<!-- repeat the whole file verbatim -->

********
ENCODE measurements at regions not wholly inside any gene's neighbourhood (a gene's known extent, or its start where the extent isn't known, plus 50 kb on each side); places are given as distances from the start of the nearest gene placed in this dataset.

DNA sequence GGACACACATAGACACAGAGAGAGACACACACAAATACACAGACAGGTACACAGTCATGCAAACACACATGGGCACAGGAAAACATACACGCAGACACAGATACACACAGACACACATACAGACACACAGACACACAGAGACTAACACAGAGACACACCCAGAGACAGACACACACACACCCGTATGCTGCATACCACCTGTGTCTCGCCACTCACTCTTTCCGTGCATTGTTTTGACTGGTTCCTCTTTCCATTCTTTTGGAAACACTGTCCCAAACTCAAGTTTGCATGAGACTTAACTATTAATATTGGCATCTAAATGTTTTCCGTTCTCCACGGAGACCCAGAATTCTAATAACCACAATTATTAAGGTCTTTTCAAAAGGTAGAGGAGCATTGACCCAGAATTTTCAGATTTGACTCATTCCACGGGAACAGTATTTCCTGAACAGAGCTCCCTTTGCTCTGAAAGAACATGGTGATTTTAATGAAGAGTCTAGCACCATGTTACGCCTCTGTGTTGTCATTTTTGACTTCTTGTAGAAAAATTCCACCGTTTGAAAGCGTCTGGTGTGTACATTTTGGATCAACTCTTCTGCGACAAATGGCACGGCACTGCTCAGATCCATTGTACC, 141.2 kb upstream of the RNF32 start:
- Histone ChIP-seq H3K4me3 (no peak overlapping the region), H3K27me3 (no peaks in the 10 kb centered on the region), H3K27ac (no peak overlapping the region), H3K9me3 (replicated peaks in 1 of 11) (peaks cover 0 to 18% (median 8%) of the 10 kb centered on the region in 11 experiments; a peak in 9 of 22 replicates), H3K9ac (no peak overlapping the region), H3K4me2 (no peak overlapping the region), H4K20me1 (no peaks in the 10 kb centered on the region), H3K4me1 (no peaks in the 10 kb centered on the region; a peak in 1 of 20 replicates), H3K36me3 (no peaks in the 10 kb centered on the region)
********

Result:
ENCODE measurements at regions not wholly inside any gene's neighbourhood (a gene's known extent, or its start where the extent isn't known, plus 50 kb on each side); places are given as distances from the start of the nearest gene placed in this dataset.

DNA sequence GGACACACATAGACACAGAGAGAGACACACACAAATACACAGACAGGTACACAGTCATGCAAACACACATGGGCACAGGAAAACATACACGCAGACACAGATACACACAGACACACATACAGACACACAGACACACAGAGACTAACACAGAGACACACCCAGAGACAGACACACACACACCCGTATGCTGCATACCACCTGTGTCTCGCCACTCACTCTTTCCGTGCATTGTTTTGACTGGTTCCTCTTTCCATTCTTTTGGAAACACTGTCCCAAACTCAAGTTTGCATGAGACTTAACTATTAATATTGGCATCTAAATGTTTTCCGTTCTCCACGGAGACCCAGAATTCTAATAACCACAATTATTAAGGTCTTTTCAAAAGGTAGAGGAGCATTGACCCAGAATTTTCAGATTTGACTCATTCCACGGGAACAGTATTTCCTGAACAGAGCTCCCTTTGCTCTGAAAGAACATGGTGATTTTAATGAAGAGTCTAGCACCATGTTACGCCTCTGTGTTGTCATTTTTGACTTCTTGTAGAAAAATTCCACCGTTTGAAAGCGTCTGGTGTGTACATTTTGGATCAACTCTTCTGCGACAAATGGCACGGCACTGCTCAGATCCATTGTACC, 141.2 kb upstream of the RNF32 start:
- Histone ChIP-seq H3K4me3 (no peak overlapping the region), H3K27me3 (no peaks in the 10 kb centered on the region), H3K27ac (no peak overlapping the region), H3K9me3 (replicated peaks in 1 of 11) (peaks cover 0 to 18% (median 8%) of the 10 kb centered on the region in 11 experiments; a peak in 9 of 22 replicates), H3K9ac (no peak overlapping the region), H3K4me2 (no peak overlapping the region), H4K20me1 (no peaks in the 10 kb centered on the region), H3K4me1 (no peaks in the 10 kb centered on the region; a peak in 1 of 20 replicates), H3K36me3 (no peaks in the 10 kb centered on the region)